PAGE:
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Director Comey: FBI Still Can't Access 109 Messages Between Garland Shooter and Overseas Terrorists

“We have no idea what he said because those messages were encrypted."

Federal Bureau of Investigation Director James Comey prepares to testify before the Senate Judicary Committee in the Dirksen Senate Office Building on Capitol Hill December 9, 2015 in Washington, DC. Comey was questioned about the mass shootings in San Bernardino and Paris, the ability of people on the so-called 'no fly list' to buy firearms in the United States and the affects of budget sequestration on the FBI's ability to protect America and fight terrorism. (Photo by Chip Somodevilla/Getty Images)

FBI Director James Comey, warning about encryption problems that have to be settled between the government and technology companies, cited the Garland, Texas, terrorist attack before which 109 emails were exchanged between one of the attackers and an overseas terrorist.

“In May, two terrorists attempted to kill a whole lot of people in Garland, Texas, and were stopped by the action of great local law enforcement,” Comey told the Senate Judiciary Committee Wednesday.

“That morning, before one of those terrorists left to try to commit mass murder, he exchanged 109 messages with an overseas terrorist,” Comey continued. “We have no idea what he said because those messages were encrypted. To this day, I can’t tell you what he said with that terrorist 109 times the morning of that attack. That is a big problem. We have to grapple with it.”

FBI Director James Comey prepares to testify before the Senate Judiciary Committee on Capitol Hill Wednesday in Washington, D.C. (Chip Somodevilla/Getty Images)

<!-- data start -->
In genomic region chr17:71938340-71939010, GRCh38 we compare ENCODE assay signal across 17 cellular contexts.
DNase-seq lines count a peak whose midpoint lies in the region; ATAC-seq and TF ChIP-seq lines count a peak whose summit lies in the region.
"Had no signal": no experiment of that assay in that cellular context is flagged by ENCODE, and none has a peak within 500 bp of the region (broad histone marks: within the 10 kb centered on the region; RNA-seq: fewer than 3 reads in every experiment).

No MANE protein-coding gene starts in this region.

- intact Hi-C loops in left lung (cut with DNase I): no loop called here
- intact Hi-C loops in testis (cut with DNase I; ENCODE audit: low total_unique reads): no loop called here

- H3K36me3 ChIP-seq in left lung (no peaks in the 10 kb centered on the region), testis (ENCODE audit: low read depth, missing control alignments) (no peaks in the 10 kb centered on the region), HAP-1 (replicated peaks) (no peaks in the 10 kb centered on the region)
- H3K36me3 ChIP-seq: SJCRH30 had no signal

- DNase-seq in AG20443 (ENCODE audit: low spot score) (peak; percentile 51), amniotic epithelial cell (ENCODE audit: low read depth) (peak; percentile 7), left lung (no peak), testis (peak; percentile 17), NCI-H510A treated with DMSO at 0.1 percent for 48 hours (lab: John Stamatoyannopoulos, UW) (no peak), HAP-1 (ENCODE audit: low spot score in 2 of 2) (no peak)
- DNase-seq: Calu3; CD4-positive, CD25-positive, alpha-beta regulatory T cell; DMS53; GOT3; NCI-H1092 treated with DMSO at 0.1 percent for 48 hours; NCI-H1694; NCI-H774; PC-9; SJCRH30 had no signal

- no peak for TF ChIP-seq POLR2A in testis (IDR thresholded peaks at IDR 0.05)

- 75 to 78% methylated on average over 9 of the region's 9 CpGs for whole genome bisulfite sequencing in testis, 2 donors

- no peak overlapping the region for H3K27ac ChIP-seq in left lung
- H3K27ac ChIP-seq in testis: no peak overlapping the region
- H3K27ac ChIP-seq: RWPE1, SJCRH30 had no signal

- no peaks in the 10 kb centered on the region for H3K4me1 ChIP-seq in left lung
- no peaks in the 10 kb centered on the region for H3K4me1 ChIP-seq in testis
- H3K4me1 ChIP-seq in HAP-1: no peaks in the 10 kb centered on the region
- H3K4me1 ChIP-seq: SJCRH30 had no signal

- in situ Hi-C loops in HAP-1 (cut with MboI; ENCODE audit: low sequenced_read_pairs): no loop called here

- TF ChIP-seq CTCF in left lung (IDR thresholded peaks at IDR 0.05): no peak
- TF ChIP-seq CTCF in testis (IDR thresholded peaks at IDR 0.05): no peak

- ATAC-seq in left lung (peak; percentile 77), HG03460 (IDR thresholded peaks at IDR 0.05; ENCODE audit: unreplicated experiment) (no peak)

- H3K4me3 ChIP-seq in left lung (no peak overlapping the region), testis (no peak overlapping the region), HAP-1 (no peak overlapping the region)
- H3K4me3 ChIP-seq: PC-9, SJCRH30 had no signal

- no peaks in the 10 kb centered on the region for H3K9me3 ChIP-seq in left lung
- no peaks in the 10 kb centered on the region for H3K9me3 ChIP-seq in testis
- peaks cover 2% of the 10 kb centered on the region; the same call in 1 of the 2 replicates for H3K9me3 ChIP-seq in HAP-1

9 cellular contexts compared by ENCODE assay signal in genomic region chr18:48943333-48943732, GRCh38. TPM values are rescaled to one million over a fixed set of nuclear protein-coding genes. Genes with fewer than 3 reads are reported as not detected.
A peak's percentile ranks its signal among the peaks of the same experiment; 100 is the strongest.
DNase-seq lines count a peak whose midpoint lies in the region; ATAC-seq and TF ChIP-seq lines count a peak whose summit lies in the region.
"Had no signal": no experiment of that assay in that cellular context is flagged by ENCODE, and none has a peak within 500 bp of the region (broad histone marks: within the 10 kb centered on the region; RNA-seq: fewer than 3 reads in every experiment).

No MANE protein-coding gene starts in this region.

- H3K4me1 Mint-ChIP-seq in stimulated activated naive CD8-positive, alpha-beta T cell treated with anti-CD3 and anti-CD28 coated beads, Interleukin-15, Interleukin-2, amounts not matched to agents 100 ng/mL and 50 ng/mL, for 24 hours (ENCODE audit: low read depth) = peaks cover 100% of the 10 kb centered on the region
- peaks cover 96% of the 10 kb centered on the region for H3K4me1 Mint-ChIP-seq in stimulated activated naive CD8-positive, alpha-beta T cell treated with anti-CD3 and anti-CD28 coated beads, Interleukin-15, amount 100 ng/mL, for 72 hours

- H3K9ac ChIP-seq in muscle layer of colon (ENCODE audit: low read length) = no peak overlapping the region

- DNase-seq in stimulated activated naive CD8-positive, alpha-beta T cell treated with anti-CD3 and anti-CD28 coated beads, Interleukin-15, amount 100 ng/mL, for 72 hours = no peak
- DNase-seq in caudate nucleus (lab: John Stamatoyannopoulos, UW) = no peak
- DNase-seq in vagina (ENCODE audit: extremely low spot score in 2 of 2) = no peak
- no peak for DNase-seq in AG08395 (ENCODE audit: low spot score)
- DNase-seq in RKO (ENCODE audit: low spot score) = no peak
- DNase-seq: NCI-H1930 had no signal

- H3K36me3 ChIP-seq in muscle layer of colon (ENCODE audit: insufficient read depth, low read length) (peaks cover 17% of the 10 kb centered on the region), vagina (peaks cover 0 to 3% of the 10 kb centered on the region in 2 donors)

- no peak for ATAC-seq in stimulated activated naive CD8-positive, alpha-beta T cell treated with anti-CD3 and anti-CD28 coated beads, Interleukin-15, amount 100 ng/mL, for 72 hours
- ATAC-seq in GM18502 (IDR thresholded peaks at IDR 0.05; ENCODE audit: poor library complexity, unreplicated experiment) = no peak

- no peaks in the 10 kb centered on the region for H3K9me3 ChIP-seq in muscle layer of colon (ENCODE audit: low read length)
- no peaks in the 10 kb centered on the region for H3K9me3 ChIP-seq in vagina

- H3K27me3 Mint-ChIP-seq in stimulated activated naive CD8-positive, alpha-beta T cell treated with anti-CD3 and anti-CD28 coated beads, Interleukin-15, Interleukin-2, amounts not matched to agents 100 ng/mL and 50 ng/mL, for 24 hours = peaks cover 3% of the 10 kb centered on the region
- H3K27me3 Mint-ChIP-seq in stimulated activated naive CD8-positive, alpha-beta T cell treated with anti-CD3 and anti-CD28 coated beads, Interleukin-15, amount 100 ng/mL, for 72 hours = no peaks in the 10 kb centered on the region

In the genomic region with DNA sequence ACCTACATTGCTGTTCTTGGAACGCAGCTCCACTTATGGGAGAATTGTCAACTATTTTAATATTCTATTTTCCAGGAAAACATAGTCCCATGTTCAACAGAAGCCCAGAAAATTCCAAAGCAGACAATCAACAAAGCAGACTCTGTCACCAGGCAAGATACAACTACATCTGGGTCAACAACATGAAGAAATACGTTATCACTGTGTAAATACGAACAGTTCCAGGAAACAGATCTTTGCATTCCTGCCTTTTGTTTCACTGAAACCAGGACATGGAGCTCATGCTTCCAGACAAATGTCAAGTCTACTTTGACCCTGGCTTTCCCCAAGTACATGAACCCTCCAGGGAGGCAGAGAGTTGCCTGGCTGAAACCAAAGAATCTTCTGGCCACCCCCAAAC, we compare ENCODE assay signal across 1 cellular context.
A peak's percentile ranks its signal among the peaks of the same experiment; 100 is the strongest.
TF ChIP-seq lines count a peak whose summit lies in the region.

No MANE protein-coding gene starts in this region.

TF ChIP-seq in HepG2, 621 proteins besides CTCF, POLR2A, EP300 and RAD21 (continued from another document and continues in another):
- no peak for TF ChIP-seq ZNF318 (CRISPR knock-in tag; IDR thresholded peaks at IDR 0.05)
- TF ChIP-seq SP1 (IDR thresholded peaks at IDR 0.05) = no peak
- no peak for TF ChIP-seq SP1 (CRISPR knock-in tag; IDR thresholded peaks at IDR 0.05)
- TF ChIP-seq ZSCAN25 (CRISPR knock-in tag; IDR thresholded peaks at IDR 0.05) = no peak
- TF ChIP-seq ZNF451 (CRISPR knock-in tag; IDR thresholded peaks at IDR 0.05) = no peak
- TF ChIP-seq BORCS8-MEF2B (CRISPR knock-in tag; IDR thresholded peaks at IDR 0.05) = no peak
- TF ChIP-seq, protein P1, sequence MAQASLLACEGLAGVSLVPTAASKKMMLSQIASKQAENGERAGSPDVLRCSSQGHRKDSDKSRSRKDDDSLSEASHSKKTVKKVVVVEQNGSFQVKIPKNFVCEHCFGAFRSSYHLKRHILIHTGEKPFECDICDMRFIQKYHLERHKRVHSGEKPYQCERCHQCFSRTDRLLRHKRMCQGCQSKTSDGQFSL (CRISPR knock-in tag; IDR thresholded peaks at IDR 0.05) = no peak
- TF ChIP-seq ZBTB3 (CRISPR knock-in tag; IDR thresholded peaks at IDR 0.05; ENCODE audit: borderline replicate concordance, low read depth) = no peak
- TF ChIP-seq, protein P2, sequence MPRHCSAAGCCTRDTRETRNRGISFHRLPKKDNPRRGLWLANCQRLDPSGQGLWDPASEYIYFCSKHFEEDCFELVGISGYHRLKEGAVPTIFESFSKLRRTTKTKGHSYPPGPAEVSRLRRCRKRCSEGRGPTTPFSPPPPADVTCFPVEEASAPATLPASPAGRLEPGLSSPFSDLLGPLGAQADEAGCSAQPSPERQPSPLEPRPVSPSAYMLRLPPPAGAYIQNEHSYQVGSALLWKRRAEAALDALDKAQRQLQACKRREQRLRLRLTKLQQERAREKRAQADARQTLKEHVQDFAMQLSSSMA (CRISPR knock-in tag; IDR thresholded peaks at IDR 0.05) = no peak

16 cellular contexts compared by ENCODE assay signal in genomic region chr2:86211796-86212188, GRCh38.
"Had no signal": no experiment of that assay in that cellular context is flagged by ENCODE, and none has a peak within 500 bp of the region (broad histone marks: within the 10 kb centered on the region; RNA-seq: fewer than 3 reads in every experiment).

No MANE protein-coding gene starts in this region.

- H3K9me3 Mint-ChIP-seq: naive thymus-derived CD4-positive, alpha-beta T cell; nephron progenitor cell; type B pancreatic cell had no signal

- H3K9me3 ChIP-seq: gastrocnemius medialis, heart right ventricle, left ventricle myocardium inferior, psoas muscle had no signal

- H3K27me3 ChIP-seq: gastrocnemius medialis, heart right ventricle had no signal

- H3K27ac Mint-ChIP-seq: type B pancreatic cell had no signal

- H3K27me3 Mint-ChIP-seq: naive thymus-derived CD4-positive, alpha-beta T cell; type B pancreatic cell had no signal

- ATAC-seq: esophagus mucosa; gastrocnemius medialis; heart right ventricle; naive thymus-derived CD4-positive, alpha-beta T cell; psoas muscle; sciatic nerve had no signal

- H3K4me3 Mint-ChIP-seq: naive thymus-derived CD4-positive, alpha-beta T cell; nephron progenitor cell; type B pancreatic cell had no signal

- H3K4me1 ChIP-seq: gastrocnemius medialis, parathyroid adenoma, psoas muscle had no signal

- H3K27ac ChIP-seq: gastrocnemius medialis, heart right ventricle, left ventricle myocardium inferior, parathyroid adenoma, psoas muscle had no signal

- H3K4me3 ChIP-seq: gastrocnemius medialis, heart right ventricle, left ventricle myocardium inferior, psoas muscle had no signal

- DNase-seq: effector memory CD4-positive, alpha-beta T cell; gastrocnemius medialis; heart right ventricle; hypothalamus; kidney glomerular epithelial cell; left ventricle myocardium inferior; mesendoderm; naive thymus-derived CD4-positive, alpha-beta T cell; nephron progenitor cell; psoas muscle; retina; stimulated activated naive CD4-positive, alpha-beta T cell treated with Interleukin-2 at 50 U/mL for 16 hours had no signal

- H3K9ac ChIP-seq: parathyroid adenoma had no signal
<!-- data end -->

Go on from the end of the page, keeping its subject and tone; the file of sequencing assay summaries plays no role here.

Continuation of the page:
The attempted terrorist attack in Texas was committed by two gunmen, Elton Simpson and Nadir Sofa, who opened fire outside a building hosting a Muhammad cartoon contest when they were both fatally shot by a security officer.

Comey mentioned the Garland attack after speaking about the issue of encryption and how some companies choose not to comply with judges' orders. He said that, for the most party, technology companies and federal law enforcement are on the same page.

“We understand that encryption is a very important part of being secure on the Internet. We also all care about public safety,” Comey said. “We also all see a collision between those things and we see that encryption is getting in the way of our ability to have court orders effective to gather information we need in our most important work.”

“The government doesn’t want a back door,” he added. “The government hopes to get to a place where if a court issues an order to supply that information to the judge, and figures out on its own what’s the best way to do that, we shouldn’t be telling people how to operate their systems."

He said it’s less of a technical issue than a business-model question.

"Lots of good people have designed their systems and devices so that judges' orders cannot be complied with for reasons that I understand. I’m not questioning their motivations," Comey said. "The question we have to ask is: Should they change their business model? That is a very, very hard question. Lots of implications to that. We have to wrestle with it because of what’s at stake.”

One last thing…
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